Before you start negotiating, always check shipping costs and applicable import duties. We once had a case where import duties on a specific HS code were over 30%, thus making it impossible for a high-end brand to compete with cheaper local alternatives. Eventually they found out it was possible to categorize the product under a different HS code with only a few percent import duties.

When you negotiate, please note that hierarchy is valued different per country. Check who is on the negotiation table, and make sure you present a fitting counterpart, especially in the last stages. There are many resources on cultural differences per country, and it can do no harm to read something about this in advance.

Distributor management

Distributors are like employees and customers in one. They represent your company and sell your items like an employee while having extremely demanding requirements of a customer.

Difficult technical problems are usually handled by suppliers while trivial technical issues and support are covered by the distributor. Ideally, there should be a good rapport between the distributor and the supplier to optimize distributor performance.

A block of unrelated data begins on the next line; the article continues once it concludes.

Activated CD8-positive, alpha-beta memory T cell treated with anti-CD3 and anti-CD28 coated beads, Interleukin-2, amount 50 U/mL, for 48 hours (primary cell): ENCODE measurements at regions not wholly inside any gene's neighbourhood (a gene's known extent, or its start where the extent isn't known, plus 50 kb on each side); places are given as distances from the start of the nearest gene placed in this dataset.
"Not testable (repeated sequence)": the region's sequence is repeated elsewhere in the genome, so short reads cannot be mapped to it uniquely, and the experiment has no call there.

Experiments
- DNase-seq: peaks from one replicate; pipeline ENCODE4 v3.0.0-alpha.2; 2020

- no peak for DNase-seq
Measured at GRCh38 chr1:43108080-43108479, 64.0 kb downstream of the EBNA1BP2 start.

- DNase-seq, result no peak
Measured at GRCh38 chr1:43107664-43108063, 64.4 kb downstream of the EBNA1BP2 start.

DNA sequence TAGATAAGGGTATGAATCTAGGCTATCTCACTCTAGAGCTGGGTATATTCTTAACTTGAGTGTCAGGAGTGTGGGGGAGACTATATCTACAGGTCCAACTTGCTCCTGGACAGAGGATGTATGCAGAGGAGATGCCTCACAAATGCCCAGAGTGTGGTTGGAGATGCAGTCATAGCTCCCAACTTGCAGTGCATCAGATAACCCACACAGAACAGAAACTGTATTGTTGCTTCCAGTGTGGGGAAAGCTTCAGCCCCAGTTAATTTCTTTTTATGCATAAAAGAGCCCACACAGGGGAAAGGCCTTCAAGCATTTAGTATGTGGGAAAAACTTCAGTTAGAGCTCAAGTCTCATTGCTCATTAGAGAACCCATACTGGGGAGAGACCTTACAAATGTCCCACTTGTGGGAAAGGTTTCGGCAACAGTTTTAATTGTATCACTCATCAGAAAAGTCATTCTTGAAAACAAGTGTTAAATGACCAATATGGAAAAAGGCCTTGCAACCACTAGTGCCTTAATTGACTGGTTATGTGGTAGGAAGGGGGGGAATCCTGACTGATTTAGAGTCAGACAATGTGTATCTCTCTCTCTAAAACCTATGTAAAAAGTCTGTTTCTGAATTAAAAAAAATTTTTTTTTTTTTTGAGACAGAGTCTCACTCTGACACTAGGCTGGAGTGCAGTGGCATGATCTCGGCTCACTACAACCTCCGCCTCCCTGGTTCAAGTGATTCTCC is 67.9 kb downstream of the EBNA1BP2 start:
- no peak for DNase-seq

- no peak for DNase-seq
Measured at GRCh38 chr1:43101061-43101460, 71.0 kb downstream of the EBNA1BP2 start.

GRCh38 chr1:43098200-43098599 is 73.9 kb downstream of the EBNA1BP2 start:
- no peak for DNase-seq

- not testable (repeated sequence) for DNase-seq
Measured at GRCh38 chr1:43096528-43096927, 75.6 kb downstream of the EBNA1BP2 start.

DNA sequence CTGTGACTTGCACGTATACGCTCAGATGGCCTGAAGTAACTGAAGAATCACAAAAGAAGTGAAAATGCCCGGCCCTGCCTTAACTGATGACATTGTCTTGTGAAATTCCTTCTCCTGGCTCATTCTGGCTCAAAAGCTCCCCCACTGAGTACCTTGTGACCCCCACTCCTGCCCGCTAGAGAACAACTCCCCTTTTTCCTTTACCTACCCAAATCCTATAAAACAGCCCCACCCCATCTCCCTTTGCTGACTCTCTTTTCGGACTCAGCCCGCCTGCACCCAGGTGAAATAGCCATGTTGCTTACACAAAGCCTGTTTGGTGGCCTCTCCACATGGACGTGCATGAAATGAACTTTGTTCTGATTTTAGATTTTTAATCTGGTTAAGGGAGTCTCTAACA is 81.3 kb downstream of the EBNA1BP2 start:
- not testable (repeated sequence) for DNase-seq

If you use your own sales force, distributors and online sales in combination, then you may get channel conflicts. Your distributor may feel uncomfortable if sales is moving to online, especially if he has put in a lot of effort to open the market. This requires good financial agreements but also a good relationship with your distributor.

Ways to enhance your distributor relationships

Communication is key in any relationship, so also the relationship with your distributor. This takes time, but can also be enhanced with more structured measures:
  • By sharing your vision, practices, and resources with your distributors, you can create a link of trust that could harmonize mutual benefits. This could also keep your distributors interested in the support you can offer to them.